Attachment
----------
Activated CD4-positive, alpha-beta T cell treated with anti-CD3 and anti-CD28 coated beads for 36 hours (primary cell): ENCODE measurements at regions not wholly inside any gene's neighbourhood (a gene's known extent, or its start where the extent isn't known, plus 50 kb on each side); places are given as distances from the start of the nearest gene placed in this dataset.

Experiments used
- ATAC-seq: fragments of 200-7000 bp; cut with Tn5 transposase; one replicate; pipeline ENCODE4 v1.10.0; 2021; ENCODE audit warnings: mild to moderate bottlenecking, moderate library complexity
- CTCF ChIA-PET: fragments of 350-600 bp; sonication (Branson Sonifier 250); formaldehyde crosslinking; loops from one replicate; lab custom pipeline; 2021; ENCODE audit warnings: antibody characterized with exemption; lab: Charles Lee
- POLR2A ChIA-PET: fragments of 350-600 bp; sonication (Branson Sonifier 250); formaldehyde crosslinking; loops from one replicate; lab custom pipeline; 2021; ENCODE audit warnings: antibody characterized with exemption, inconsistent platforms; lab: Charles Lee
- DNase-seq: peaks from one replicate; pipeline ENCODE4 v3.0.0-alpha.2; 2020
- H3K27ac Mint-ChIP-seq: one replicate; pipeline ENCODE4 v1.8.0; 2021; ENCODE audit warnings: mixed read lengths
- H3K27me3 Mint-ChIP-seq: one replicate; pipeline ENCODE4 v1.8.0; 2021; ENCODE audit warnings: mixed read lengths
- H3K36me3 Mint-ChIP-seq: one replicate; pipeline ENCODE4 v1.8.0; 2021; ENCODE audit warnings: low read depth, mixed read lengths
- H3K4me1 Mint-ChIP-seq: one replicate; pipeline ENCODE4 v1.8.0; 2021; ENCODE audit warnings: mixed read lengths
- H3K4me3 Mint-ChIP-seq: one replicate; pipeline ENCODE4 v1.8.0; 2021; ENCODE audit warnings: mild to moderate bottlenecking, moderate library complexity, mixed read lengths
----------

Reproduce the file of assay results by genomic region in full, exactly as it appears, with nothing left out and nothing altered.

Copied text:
Activated CD4-positive, alpha-beta T cell treated with anti-CD3 and anti-CD28 coated beads for 36 hours (primary cell): ENCODE measurements at regions not wholly inside any gene's neighbourhood (a gene's known extent, or its start where the extent isn't known, plus 50 kb on each side); places are given as distances from the start of the nearest gene placed in this dataset.

Experiments used
- ATAC-seq: fragments of 200-7000 bp; cut with Tn5 transposase; one replicate; pipeline ENCODE4 v1.10.0; 2021; ENCODE audit warnings: mild to moderate bottlenecking, moderate library complexity
- CTCF ChIA-PET: fragments of 350-600 bp; sonication (Branson Sonifier 250); formaldehyde crosslinking; loops from one replicate; lab custom pipeline; 2021; ENCODE audit warnings: antibody characterized with exemption; lab: Charles Lee
- POLR2A ChIA-PET: fragments of 350-600 bp; sonication (Branson Sonifier 250); formaldehyde crosslinking; loops from one replicate; lab custom pipeline; 2021; ENCODE audit warnings: antibody characterized with exemption, inconsistent platforms; lab: Charles Lee
- DNase-seq: peaks from one replicate; pipeline ENCODE4 v3.0.0-alpha.2; 2020
- H3K27ac Mint-ChIP-seq: one replicate; pipeline ENCODE4 v1.8.0; 2021; ENCODE audit warnings: mixed read lengths
- H3K27me3 Mint-ChIP-seq: one replicate; pipeline ENCODE4 v1.8.0; 2021; ENCODE audit warnings: mixed read lengths
- H3K36me3 Mint-ChIP-seq: one replicate; pipeline ENCODE4 v1.8.0; 2021; ENCODE audit warnings: low read depth, mixed read lengths
- H3K4me1 Mint-ChIP-seq: one replicate; pipeline ENCODE4 v1.8.0; 2021; ENCODE audit warnings: mixed read lengths
- H3K4me3 Mint-ChIP-seq: one replicate; pipeline ENCODE4 v1.8.0; 2021; ENCODE audit warnings: mild to moderate bottlenecking, moderate library complexity, mixed read lengths